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|This page was nominated for deletion on 3 January 2009. The result of the discussion was keep.|
see also include
Ibn Khaldun, population dynamics, ethnogenesis, cliometrics, social simulation, agent-based model, scale-free network, indirect reciprocity, organizational learning, cellular automata, small world network, social networks, Multi-Agent System, voter model, Homo ergaster, prisoner's dilemma, Simulated Society
J. D. Redding 01:08, 21 July 2009 (UTC)
Computational historical dynamics, Geopolitics, Collective Solidarity, Metaethnic Frontier Theory, Ethnokinetics, Demographic Structural Theory, Secular Cycles in Population Numbers, Geopolitical models, immigration autocatalytic model.
J. D. Redding 01:29, 21 July 2009 (UTC)
- More related
- psychohistory, the real (non-fictional) study of the psychological motivation of groups in historical and current events
- macroeconomics, the real economics sub-field that considers aggregate behavior
- economic history, the real economics sub-field trying to discover long-run trends in human behaviour (the equations of the Prime Radiant)
- praxeology, the foundation for the real Austrian School of economics, that attempts to discover synthetic a priori economic laws valid for all human action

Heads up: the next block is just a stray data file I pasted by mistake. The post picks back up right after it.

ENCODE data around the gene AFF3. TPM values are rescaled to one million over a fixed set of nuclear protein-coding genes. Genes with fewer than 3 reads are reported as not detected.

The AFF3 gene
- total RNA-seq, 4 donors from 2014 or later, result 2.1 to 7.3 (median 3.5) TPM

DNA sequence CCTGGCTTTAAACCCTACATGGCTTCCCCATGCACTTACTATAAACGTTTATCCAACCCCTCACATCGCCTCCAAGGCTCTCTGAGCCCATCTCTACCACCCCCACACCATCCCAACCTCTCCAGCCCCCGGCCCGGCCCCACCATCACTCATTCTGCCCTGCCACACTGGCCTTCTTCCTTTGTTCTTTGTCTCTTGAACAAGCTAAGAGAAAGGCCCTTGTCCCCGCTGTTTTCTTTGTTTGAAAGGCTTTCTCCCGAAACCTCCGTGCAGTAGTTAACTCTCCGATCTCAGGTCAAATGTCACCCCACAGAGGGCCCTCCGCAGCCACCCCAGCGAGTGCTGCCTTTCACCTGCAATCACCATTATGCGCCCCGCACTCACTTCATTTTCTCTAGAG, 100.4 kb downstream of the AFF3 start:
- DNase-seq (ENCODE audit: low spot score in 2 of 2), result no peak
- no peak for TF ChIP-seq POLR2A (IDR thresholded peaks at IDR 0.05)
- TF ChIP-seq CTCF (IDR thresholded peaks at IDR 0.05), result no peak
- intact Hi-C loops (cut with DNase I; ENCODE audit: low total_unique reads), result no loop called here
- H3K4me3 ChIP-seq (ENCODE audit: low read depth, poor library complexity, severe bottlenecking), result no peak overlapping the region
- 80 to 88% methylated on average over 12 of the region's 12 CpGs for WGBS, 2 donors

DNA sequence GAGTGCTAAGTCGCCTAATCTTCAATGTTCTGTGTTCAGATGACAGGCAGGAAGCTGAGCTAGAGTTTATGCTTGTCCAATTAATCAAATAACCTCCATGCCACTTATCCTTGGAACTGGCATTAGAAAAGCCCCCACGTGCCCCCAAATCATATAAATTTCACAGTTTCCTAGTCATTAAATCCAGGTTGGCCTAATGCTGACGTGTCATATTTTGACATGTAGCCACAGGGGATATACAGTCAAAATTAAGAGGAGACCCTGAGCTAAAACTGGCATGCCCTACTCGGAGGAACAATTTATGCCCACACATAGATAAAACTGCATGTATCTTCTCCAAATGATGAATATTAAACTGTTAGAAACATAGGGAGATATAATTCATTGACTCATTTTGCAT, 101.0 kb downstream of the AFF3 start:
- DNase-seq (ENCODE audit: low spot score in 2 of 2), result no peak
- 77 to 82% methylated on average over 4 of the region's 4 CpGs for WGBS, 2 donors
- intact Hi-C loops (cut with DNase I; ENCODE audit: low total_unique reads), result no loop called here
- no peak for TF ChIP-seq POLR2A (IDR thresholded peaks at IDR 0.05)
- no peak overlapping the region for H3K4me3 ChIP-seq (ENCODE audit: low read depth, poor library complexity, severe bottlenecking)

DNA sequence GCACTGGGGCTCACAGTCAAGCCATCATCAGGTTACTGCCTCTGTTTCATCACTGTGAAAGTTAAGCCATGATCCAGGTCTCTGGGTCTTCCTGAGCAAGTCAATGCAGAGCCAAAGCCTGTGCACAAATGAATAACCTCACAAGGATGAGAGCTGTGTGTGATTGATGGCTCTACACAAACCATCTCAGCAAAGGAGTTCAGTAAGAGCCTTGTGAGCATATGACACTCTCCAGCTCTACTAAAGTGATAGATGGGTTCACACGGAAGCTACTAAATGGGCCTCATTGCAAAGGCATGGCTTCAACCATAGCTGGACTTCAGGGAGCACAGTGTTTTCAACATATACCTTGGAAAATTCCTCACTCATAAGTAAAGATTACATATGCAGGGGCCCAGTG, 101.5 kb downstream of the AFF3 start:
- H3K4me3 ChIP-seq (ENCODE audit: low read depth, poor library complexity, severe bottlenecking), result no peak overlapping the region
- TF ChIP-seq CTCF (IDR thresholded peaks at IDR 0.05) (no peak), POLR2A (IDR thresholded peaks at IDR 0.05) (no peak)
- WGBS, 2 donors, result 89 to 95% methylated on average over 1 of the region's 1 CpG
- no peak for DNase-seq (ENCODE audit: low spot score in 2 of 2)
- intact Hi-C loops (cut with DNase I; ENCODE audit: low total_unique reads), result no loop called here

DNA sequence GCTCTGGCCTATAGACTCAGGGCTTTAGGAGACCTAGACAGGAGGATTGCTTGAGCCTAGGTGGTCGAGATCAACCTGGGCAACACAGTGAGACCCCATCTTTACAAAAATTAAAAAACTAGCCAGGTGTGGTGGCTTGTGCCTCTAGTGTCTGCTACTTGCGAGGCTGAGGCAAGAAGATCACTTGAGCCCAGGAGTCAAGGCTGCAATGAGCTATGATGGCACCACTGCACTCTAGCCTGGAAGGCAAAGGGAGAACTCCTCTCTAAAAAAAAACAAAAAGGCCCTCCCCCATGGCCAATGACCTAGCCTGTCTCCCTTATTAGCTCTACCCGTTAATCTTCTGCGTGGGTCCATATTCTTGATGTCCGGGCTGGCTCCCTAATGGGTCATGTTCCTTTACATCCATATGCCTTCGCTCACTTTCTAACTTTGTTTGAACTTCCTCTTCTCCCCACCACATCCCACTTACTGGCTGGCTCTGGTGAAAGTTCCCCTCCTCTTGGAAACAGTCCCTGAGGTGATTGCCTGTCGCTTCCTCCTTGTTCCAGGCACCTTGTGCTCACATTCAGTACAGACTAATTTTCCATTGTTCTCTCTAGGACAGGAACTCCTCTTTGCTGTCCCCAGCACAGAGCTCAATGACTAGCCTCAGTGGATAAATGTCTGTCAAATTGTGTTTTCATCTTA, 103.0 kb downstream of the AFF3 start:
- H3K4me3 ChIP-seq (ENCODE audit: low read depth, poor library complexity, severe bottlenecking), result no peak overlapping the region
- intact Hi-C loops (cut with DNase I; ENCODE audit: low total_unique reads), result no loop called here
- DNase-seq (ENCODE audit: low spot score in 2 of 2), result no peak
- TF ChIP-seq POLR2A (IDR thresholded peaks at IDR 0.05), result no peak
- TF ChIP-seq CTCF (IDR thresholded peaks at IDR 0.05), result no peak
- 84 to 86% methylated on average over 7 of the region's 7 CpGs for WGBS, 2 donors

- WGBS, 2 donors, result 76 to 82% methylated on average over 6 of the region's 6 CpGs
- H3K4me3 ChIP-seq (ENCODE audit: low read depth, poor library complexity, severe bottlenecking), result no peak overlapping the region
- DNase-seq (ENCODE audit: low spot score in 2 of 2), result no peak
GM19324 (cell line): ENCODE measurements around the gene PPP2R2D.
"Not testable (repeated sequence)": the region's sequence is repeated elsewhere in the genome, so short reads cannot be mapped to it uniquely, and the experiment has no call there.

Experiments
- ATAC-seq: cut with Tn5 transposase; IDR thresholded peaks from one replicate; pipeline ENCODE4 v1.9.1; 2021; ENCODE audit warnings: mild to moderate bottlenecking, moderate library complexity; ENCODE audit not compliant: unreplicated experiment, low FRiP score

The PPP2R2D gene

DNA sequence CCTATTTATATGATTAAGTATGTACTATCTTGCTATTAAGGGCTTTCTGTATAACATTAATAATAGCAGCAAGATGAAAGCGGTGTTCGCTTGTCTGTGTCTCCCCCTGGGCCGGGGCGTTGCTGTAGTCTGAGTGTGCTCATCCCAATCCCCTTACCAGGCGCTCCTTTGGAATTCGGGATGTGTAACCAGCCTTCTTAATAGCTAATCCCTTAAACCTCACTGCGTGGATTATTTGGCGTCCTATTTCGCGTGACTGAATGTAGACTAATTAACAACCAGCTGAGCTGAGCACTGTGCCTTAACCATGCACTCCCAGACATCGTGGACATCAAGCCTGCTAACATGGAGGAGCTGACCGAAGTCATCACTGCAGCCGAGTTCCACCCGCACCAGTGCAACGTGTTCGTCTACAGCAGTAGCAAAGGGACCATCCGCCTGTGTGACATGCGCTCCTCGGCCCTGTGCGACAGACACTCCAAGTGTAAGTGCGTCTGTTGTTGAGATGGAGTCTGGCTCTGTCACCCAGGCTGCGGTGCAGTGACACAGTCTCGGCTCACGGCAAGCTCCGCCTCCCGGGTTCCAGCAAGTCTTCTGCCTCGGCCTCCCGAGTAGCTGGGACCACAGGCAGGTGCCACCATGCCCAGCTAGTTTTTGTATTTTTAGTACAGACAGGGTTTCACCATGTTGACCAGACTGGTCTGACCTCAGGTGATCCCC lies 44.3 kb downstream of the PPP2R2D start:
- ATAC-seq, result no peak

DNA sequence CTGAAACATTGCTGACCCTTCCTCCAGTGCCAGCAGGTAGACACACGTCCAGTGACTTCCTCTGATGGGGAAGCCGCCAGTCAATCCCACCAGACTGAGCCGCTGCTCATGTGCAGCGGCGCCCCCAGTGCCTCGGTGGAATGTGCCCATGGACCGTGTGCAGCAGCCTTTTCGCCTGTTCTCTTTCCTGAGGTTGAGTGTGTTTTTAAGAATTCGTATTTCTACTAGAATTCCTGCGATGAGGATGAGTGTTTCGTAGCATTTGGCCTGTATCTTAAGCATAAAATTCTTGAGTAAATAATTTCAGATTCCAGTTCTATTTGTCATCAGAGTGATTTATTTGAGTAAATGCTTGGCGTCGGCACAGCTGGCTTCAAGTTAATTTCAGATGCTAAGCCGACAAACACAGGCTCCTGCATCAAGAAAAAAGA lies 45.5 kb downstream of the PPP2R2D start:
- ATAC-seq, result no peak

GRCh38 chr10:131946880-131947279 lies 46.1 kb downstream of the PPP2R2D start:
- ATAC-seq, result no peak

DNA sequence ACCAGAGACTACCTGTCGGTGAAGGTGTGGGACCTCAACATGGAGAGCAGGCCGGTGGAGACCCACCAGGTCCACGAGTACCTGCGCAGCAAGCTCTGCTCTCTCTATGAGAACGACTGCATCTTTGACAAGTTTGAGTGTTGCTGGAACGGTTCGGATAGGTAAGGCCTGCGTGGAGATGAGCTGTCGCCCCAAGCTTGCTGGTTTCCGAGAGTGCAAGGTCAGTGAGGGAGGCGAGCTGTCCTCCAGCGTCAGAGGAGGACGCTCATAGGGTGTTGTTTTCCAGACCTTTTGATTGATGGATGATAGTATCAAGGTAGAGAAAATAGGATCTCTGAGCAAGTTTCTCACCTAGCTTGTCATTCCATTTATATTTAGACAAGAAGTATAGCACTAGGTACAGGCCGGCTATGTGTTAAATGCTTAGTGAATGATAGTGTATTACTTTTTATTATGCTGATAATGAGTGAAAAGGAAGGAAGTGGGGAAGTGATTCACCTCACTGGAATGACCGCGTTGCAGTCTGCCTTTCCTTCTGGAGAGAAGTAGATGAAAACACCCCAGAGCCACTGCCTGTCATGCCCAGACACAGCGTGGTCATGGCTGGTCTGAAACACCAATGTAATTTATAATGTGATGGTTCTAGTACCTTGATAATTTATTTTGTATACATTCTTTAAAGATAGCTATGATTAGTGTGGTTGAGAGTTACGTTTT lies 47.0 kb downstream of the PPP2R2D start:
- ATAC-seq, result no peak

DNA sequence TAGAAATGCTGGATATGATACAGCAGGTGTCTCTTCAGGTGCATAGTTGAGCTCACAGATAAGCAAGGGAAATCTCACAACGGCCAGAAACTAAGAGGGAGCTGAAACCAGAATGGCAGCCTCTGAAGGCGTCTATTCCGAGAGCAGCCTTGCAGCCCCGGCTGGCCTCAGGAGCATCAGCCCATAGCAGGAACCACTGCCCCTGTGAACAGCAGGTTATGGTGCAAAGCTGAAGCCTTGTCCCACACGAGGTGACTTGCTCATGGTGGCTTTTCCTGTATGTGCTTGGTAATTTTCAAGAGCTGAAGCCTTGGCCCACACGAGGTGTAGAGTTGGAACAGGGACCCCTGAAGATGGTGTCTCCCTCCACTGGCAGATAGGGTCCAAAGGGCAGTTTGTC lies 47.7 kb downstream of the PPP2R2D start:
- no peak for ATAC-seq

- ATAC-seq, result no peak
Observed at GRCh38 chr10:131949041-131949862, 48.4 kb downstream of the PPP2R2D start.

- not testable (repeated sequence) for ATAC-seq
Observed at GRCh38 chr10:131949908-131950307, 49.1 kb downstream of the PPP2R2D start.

- robopsychology, the fictional study of the personalities of intelligent machines
- quantitative psychology, the real psychology sub-field that applies statistical mathematics to psychology
- mathematical sociology, the real sociology sub-field that applies statistical mathematics and other quantitative approaches such as social network analysis to micro- and macro-social phenomena
J. D. Redding 01:49, 21 July 2009 (UTC)
The article is not well referenced and seems to be promoting the Cliodynamics methodology.
Cliodynamics is a new and not well known/established approach to historical research. Yet judging by this article it is already well established and beyond dispute. Some problems I noticed:
1. The claim that Cliodynamics can be traced to the work of Ibn Khaldun. Sounds quite controversial that a 21th century methodology was used by a 14th century scholar. And yet there are no sources to this claim.
2. Section "Mathematical modeling of historical dynamics" has no references and seems to be somewhat promotional when compared with standard introductory sections.
3. Section "Achievements". The fact that someone has created a theory does not make it an achievement. A well known theory states that decline in global number of pirates causes global warming, but most people would probably not consider it an achievement. References are needed for an achievement claim, and not to the books/papers that lay down the theories themselves. Even with references, it seems an "achievements" sections are not common in Wikipedia pages describing a theory or methodological approach.
I'd like to add my vote to the view that this article is promoting the Cliodynamics methodology and the fact that creating an unverified theory is not an "achievement".